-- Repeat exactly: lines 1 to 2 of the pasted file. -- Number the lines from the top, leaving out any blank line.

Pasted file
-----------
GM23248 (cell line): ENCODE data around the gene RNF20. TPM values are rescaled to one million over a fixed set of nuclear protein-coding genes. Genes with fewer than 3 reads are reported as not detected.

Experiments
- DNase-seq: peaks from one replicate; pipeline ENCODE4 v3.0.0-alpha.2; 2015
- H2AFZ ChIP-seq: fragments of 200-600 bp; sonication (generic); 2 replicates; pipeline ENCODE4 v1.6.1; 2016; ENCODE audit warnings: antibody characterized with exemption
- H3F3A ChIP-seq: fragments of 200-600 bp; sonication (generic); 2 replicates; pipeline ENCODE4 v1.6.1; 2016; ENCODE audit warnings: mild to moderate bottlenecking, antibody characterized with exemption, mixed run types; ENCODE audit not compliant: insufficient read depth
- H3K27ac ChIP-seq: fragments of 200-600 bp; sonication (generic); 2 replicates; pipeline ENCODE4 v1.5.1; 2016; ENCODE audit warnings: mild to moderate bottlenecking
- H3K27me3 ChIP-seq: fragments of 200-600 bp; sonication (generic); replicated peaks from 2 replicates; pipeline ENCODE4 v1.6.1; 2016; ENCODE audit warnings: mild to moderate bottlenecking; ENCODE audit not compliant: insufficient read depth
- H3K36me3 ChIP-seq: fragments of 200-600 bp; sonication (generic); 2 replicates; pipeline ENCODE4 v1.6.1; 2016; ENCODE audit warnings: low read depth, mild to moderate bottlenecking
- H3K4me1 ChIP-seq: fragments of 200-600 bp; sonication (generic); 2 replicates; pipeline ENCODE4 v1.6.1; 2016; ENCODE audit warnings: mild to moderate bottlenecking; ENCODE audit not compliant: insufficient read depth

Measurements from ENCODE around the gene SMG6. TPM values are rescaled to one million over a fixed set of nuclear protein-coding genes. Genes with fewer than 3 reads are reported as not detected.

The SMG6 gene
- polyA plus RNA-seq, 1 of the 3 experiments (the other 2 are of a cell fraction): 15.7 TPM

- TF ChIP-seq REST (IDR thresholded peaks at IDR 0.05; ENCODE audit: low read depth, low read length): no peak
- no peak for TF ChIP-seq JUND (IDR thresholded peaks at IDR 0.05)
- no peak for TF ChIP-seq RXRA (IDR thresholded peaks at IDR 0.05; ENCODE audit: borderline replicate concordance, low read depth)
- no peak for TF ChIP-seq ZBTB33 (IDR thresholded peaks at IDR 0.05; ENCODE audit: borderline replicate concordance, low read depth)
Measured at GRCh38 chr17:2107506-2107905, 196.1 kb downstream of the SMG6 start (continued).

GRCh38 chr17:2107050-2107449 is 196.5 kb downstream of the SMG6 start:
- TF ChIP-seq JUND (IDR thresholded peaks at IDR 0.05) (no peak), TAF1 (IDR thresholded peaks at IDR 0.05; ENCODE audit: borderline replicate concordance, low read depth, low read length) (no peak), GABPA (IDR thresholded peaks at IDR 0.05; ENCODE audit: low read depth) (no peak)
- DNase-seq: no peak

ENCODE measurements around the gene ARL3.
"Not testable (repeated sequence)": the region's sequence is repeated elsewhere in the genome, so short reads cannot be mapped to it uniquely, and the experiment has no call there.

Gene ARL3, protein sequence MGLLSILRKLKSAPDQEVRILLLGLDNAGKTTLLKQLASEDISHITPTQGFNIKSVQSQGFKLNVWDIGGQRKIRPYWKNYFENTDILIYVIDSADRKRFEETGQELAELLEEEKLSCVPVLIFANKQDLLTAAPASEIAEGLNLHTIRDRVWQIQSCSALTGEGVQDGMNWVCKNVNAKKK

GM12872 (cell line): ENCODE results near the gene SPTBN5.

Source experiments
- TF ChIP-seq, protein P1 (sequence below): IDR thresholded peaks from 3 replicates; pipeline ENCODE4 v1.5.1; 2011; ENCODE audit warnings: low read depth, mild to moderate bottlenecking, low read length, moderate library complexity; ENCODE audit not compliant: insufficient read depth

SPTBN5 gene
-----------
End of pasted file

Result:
GM23248 (cell line): ENCODE data around the gene RNF20. TPM values are rescaled to one million over a fixed set of nuclear protein-coding genes. Genes with fewer than 3 reads are reported as not detected.

Experiments